The international GBT_HOPE trial (NCT03036813), a phase 3, placebo-controlled study, evaluated the hemoglobin response to voxelotor.9 This study included 274 participants with sickle cell disease aged from 12 to 65 years; they had a hemoglobin level between 5.5 and 10.5 g/dL during screening and had experienced 1 to 10 VOC in the past 12 months. Participants were randomly assigned in a 1:1:1 ratio to daily oral dosing of 1500 mg, 900 mg, or placebo for a treatment period of up to 72 weeks. The majority were also receiving hydroxyurea that had been maintained at a stable dose for the past 3 months.9
A hemoglobin response, defined as an increase from baseline of more than 1 g/dL at week 24, was significantly greater in the 1500 mg voxelotor group (51% [46 of 90]; 95% CI, 41-61) compared with the placebo group (7% [6 of 92]; 95% CI, 1-12) in the intention-to-treat analysis (P < .001). The hemoglobin response was higher in the 1500 mg voxelotor group versus placebo regardless of concurrent hydroxyurea use or severity of anemia at baseline. Primary outcome in the 900 mg voxelotor group was not found to be statistically significant. The annualized adjusted incidence rate of VOC per person-year (95% CI) was 2.77 (2.15-3.57) in the 1500 mg group, 2.76 (2.15-3.53) in the 900 mg group, and 3.19 (2.5-4.07) in the placebo group, demonstrating a lower incidence of VOC in those receiving voxelotor.9
Adverse effects were similar for the 3 groups, with headache, diarrhea, and nausea common.9 The dose recommendation for voxelotor is 1500 mg daily in patients with sickle cell disease who are aged 12 years and older.8 Voxelotor is available as a 500-mg tablet. Dose adjustments are necessary with severe hepatic impairment and with concurrent use of interacting drugs (ie, CYP3A4 inducers and inhibitors).8
On the Horizon
These 2 new therapies offer pharmacotherapeutic options to prevent sickle cell–related complications, specifically VOC. Each one utilizes a different mechanism and offers the advantage of being able to be used concurrently with hydroxyurea. Looking to the future, early results from an ongoing clinical trial show that CRISPR-Cas9 gene editing has the potential to eliminate transfusion dependence and VOC episodes in patients with sickle cell disease.10 This has been demonstrated in 1 patient with sickle cell disease over a period of 16 months post treatment, and additional patients have more recently been enrolled in the study.10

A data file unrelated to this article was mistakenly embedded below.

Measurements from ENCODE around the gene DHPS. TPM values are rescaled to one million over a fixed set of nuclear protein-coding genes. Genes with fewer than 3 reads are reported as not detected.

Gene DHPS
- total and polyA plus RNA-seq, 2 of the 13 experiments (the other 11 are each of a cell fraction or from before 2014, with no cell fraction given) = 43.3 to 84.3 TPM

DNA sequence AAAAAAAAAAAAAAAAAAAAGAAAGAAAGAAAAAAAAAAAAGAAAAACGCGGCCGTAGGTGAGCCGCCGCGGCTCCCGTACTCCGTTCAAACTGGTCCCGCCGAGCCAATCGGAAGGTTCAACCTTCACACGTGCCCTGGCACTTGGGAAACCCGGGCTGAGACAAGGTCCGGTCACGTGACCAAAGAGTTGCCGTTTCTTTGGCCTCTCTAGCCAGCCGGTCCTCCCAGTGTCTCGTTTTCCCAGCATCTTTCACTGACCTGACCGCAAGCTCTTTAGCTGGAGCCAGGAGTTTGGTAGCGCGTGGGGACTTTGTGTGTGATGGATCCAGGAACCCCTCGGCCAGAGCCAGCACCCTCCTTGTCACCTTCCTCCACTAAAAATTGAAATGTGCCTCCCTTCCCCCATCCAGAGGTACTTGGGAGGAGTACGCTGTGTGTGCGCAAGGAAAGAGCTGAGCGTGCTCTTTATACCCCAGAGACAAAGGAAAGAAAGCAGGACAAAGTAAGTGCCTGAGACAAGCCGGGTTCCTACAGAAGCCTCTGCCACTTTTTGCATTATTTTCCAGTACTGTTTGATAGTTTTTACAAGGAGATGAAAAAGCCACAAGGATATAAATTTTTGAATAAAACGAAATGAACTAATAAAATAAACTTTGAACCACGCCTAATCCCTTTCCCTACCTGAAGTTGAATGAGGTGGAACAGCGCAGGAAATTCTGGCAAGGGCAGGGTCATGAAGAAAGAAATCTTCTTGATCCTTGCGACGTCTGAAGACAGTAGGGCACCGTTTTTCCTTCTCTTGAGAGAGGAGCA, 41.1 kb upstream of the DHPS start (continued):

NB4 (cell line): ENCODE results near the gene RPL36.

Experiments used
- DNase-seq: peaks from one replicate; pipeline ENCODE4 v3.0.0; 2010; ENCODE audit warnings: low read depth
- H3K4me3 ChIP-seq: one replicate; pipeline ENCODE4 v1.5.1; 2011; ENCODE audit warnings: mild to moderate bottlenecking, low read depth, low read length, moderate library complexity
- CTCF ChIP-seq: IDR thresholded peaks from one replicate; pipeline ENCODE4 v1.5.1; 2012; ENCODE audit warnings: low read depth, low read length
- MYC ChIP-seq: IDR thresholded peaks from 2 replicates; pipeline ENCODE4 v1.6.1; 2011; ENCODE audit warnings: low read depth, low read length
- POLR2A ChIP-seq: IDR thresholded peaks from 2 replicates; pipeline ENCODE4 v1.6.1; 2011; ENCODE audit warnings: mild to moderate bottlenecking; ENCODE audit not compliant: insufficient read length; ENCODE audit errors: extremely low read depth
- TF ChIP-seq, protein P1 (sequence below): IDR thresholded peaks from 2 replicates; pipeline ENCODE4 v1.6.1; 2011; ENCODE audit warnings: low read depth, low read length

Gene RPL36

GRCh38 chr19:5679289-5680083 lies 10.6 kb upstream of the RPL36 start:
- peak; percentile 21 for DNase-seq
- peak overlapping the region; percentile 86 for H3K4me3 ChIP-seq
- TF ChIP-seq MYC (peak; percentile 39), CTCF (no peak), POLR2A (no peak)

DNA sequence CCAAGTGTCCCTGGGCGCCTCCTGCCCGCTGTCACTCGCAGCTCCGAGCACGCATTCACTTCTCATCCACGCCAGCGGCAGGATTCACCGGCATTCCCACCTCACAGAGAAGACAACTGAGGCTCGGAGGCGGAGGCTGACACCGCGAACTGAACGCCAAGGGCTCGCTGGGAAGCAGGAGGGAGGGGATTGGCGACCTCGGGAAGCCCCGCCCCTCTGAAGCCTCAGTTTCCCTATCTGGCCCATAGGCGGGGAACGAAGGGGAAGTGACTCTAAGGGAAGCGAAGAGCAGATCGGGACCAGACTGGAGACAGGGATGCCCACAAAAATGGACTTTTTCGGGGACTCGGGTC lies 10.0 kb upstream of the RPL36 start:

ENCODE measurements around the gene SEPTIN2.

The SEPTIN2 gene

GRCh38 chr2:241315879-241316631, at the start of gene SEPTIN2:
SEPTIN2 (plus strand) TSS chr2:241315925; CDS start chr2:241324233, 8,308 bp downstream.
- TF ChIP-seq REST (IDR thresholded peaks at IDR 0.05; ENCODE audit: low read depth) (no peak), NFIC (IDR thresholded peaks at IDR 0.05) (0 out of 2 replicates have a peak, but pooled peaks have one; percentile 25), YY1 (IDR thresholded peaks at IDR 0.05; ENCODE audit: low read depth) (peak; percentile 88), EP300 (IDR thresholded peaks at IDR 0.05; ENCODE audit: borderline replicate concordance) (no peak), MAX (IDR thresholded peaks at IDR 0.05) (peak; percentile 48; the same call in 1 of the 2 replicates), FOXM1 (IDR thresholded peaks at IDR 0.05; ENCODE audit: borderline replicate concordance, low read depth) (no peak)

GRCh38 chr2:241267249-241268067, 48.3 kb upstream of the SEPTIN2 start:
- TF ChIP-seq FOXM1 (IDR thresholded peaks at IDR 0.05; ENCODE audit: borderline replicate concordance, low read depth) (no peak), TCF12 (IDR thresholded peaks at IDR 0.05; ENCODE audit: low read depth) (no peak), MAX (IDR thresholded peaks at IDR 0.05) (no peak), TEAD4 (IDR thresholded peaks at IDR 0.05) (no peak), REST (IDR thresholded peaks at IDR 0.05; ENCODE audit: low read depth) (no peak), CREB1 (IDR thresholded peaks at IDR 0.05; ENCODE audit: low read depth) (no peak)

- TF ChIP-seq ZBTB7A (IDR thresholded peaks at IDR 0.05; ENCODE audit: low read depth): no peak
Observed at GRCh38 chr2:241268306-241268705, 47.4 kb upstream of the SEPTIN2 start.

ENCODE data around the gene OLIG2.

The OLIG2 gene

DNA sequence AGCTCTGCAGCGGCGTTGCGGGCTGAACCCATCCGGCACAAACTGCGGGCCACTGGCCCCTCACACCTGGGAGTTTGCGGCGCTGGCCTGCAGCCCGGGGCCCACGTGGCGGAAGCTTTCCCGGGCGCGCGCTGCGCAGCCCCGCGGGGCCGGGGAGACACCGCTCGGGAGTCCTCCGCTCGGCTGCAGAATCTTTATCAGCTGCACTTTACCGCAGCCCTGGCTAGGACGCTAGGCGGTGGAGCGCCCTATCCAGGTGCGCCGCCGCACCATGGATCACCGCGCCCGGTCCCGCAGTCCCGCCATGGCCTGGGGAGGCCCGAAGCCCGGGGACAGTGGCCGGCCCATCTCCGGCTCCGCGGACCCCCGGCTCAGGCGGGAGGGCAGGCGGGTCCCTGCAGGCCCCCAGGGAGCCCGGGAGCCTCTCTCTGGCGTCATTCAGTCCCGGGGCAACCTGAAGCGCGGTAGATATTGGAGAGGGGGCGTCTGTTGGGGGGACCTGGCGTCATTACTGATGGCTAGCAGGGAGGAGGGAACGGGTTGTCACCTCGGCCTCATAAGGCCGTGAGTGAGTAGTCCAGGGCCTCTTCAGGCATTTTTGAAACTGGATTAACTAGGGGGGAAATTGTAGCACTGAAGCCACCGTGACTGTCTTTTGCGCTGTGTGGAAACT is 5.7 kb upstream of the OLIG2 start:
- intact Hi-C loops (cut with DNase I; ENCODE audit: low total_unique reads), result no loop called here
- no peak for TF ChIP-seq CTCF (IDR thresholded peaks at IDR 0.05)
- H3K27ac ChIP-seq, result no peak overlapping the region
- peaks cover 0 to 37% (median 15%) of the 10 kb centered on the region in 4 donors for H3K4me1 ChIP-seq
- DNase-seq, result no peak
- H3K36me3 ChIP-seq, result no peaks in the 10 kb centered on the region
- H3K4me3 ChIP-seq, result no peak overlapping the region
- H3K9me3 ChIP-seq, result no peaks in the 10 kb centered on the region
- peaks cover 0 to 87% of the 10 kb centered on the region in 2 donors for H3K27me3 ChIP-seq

In addition to recent treatment advances in pediatric hematology, new drugs in oncology have been approved for use in pediatric patients from June 2020 to January 2021, as highlighted in the Table.
1. Hebbel RP, Osarogiagbon R, Kaul D. The endothelial biology of sickle cell disease: inflammation and a chronic vasculopathy. Microcirculation. 2004;11(2):129-151.
2. Platt OS, Brambilla DJ, Rosse WF, et al. Mortality in sickle cell disease. Life expectancy and risk factors for early death. N Engl J Med. 1994;330(23):1639-1644. doi:10.1056/NEJM199406093302303
3. Patterson GD, Mashegu H, Rutherford J, et al. Recurrent acute chest syndrome in pediatric sickle cell disease: clinical features and risk factors. J Pediatr Hematol Oncol. 2018;40(1):51-55. doi:10.1097/MPH.0000000000001012
4. Sins JWR, Mager DJ, Davis SCA, Biemond BJ, Fijnvandraat K. Pharmacotherapeutical strategies in the prevention of acute, vaso-occlusive pain in sickle cell disease: a systematic review. Blood Adv. 2017;1(19):1598-1616. doi:10.1182/bloodadvances.2017007211
5. Angelucci E, Matthes-Martin S, Baronciani D, et al; EBMT Inborn Error and EBMT Paediatric Working Parties. Hematopoietic stem cell transplantation in thalassemia major and sickle cell disease: indications and management recommendations from an international expert panel. Haematologica. 2014;99(5):811-820. doi:10.3324/haematol.2013.099747
6. Ataga KI, Kutlar A, Kanter J, et al. Crizanlizumab for the prevention of pain crises in sickle cell disease. N Engl J Med. 2017;376(5):429-439. doi:10.1056/NEJMoa1611770
7. Adakveo. Prescribing information. Novartis Pharmaceuticals Corporation; 2019.
8. Oxbryta. Prescribing information. Global Blood Therapeutics, Inc; 2019.
9. Vichinsky E, Hoppe CC, Ataga KI, et al; HOPE Trial Investigators. A phase 3 randomized trial of voxelotor in sickle cell disease. N Engl J Med. 2019;381(6):509-519. doi:10.1056/NEJMoa1903212
10. Frangoul H, Altshuler D, Cappellini MD, et al. CRISPR-Cas9 gene editing for sickle cell disease and β-thalassemia. N Engl J Med. 2021;384(3):252-260. doi:10.1056/NEJMoa2031054